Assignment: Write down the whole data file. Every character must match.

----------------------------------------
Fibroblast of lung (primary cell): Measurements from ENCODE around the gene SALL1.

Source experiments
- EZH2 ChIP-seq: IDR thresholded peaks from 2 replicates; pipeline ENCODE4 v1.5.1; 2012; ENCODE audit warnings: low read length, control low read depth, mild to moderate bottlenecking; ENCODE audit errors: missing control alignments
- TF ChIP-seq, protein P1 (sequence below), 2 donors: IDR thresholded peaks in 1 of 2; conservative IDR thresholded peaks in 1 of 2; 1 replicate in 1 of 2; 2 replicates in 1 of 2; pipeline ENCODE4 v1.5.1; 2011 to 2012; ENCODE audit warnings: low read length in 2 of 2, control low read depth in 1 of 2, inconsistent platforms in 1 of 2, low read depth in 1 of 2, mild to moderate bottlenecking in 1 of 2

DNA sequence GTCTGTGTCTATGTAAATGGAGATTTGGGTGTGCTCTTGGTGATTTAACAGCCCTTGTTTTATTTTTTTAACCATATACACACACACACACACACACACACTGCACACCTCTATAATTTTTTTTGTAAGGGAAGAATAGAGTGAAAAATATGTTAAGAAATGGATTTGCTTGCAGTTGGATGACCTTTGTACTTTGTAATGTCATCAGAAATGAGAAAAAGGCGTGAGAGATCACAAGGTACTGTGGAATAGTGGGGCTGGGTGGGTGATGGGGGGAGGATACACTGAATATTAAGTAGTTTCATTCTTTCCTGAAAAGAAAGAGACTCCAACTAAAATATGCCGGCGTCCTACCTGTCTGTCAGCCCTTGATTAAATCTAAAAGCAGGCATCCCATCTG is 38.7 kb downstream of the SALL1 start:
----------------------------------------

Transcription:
Fibroblast of lung (primary cell): Measurements from ENCODE around the gene SALL1.

Source experiments
- EZH2 ChIP-seq: IDR thresholded peaks from 2 replicates; pipeline ENCODE4 v1.5.1; 2012; ENCODE audit warnings: low read length, control low read depth, mild to moderate bottlenecking; ENCODE audit errors: missing control alignments
- TF ChIP-seq, protein P1 (sequence below), 2 donors: IDR thresholded peaks in 1 of 2; conservative IDR thresholded peaks in 1 of 2; 1 replicate in 1 of 2; 2 replicates in 1 of 2; pipeline ENCODE4 v1.5.1; 2011 to 2012; ENCODE audit warnings: low read length in 2 of 2, control low read depth in 1 of 2, inconsistent platforms in 1 of 2, low read depth in 1 of 2, mild to moderate bottlenecking in 1 of 2

DNA sequence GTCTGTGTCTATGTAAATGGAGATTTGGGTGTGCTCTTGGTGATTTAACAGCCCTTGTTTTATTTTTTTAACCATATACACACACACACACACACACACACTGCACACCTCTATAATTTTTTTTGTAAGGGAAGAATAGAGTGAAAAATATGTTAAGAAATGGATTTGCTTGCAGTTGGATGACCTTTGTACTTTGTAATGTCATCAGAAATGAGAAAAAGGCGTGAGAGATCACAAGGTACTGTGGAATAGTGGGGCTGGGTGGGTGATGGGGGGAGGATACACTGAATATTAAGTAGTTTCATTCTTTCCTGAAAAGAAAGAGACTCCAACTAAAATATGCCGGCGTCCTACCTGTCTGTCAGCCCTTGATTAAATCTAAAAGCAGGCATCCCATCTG is 38.7 kb downstream of the SALL1 start: